Ocean of Hope

Right Whale Mother Adopts Orphaned Calf in Addition to Her Own Calf

”southern right whale
Mother right whale adopts orphaned calf: photo by African Wings

There is no sorrow greater than a mother’s when she has lost her babe. In my case, a calf. I am a Southern right whale, and I live off the Western Cape of South Africa. Recently I adopted a still nursing orphaned calf. This was in addition to my own calf, who is also still nursing. This is a highly unusual act because I am unrelated to this calf, and adopting him goes against all laws of nature.

I did not know this orphaned calf’s mother, and I wonder how she died. Did she die suddenly from a killer whale or human attack? Or was it something more insidious, like cancer from the myriad of toxic chemicals humans have dumped into the sea?

I tried to thwart the orphaned calf’s first few attempts to suckle, but soon my maternal instincts kicked in. I did what I hoped another right whale mother would do for me, which was to make sure that the calf I gave my life for survives to carries on my legacy. So I allowed this new calf to suckle. I could tell he had nursed for several months already, and he was very robust and playful.

My own calf and my adopted calf get along so well that I know I made the right decision. I feel so joyful watching them roll and play together. I also feel secure leaving them alone as they can protect each other. Usually mother and calf pairs are alone except for an occasional courting male.

Fortunately my reserve of blubber seems to be enough to nurse two calves. We are soon heading for our Antarctic feeding grounds, and I am hopeful that I will have enough milk before one of them weans!

I know that my kind was hunted almost to extinction, so I know that each right whale life saved is hope for the future.

This post was based on this article

The 200 year old Bowhead Whale: the Oldest Mammal on Earth

Greenland right whale
The 200 year old Bowhead Whale

I am a bowhead whale. I just celebrated my 200th birthday this year. That makes me the oldest living mammal on the planet! Sure, trees can live thousands of years, and the oldest living tree on earth is a bristlecone pine who is 4,841 years old, but look at me, I am twice as old as a tortoise!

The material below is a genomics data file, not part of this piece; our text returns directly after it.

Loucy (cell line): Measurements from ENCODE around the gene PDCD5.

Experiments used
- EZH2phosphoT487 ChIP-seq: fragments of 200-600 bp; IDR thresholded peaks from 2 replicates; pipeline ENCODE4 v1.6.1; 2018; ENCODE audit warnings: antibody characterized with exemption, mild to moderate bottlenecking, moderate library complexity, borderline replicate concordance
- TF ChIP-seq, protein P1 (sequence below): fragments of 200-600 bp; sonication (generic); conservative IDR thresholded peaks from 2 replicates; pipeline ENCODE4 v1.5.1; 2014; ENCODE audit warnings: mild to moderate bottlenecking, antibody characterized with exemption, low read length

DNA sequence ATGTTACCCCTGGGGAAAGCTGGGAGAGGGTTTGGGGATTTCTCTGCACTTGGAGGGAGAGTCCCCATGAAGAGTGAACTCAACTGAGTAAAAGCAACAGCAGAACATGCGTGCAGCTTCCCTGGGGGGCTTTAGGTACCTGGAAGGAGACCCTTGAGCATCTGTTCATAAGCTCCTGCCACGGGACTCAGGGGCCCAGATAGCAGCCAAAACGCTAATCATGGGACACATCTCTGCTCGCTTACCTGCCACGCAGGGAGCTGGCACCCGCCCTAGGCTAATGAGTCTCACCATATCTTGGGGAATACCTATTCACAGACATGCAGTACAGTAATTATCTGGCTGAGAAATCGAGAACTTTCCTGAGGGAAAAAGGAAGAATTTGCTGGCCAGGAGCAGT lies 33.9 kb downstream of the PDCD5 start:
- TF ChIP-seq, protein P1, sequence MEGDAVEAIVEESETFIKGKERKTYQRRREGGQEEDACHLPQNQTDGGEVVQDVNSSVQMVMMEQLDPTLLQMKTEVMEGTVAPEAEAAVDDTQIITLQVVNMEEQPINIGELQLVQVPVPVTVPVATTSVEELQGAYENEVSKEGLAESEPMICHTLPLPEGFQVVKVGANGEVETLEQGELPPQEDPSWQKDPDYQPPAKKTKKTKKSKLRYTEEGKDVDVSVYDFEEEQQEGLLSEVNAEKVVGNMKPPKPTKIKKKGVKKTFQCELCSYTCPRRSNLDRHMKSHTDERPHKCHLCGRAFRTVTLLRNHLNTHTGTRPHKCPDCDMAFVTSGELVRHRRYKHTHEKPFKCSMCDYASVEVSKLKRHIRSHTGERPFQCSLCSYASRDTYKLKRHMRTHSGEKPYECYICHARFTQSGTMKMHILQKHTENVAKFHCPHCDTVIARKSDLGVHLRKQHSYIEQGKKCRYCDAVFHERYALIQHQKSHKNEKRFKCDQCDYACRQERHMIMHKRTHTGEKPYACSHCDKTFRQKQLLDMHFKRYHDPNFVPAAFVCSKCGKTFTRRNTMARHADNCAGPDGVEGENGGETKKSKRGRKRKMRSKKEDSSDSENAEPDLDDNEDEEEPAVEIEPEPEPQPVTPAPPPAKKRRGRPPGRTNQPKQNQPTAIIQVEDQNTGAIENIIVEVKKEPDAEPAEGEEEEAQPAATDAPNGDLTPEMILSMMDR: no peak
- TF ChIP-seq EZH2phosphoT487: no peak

To give you perspective, the year I was born was 1812. That year is known for the War of 1812, and it was when Francis Scott Key wrote the United States’ national anthem, the Star Spangled Banner. Also, you may think of Tchaikovsky’s famous 1812 Overture.

The most amazing aspect of my life is that I avoided being hunted and killed by any whaling boats. Most of my friends were not as lucky as me. I chalk it up to a sixth sense of knowing when humans are around and avoiding them. Thank goodness bowhead whales were banned from commercial whaling in 1943.

We are also known as Greenland right whales. We can reach lengths of 60 feet (18m) and weigh over 100 tons (89 metric tons). Bowhead whales can live so long because we live in the icy Arctic. One explanation for my longevity is having a core body temperature lower than those animals living in warmer oceans.

Whaling is now low on my list of worries, and ocean pollution is now at the top. Food tastes different now because of all the tiny plastic bits that my food, the microscopic-sized plankton, ingests. Plastic is everywhere in the ocean, and all ocean life is affected by it. See Alby the Albatross’ post for more on plastic ocean pollution.

For more on how humans figured out how old I am, click here

UPDATE: Scientists have found a 507 year old clam named Ming!

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